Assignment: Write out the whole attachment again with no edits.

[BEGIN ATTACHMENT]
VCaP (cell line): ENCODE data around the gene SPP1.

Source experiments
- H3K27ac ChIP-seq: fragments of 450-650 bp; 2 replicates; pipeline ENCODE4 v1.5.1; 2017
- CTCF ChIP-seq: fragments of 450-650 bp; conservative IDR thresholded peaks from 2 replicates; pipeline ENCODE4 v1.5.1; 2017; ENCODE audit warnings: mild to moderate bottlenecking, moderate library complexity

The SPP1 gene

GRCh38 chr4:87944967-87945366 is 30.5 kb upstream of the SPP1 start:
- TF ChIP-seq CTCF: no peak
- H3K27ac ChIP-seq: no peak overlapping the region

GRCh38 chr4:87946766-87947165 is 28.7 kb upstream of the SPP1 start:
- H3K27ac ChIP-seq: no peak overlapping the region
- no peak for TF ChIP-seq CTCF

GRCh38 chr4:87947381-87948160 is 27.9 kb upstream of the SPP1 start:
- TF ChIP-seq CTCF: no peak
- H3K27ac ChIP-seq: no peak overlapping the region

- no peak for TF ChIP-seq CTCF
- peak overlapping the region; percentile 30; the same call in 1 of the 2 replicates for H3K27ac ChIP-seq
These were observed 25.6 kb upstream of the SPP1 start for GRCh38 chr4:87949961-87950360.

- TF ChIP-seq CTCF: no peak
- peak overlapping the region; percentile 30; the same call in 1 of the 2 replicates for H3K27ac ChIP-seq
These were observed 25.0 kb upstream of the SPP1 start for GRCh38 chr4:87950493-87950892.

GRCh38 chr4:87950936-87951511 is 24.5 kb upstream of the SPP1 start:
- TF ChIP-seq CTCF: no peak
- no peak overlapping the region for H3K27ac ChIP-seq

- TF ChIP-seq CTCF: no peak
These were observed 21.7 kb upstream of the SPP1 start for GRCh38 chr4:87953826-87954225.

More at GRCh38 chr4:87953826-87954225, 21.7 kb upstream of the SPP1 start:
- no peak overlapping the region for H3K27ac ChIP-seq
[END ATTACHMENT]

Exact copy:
VCaP (cell line): ENCODE data around the gene SPP1.

Source experiments
- H3K27ac ChIP-seq: fragments of 450-650 bp; 2 replicates; pipeline ENCODE4 v1.5.1; 2017
- CTCF ChIP-seq: fragments of 450-650 bp; conservative IDR thresholded peaks from 2 replicates; pipeline ENCODE4 v1.5.1; 2017; ENCODE audit warnings: mild to moderate bottlenecking, moderate library complexity

The SPP1 gene

GRCh38 chr4:87944967-87945366 is 30.5 kb upstream of the SPP1 start:
- TF ChIP-seq CTCF: no peak
- H3K27ac ChIP-seq: no peak overlapping the region

GRCh38 chr4:87946766-87947165 is 28.7 kb upstream of the SPP1 start:
- H3K27ac ChIP-seq: no peak overlapping the region
- no peak for TF ChIP-seq CTCF

GRCh38 chr4:87947381-87948160 is 27.9 kb upstream of the SPP1 start:
- TF ChIP-seq CTCF: no peak
- H3K27ac ChIP-seq: no peak overlapping the region

- no peak for TF ChIP-seq CTCF
- peak overlapping the region; percentile 30; the same call in 1 of the 2 replicates for H3K27ac ChIP-seq
These were observed 25.6 kb upstream of the SPP1 start for GRCh38 chr4:87949961-87950360.

- TF ChIP-seq CTCF: no peak
- peak overlapping the region; percentile 30; the same call in 1 of the 2 replicates for H3K27ac ChIP-seq
These were observed 25.0 kb upstream of the SPP1 start for GRCh38 chr4:87950493-87950892.

GRCh38 chr4:87950936-87951511 is 24.5 kb upstream of the SPP1 start:
- TF ChIP-seq CTCF: no peak
- no peak overlapping the region for H3K27ac ChIP-seq

- TF ChIP-seq CTCF: no peak
These were observed 21.7 kb upstream of the SPP1 start for GRCh38 chr4:87953826-87954225.

More at GRCh38 chr4:87953826-87954225, 21.7 kb upstream of the SPP1 start:
- no peak overlapping the region for H3K27ac ChIP-seq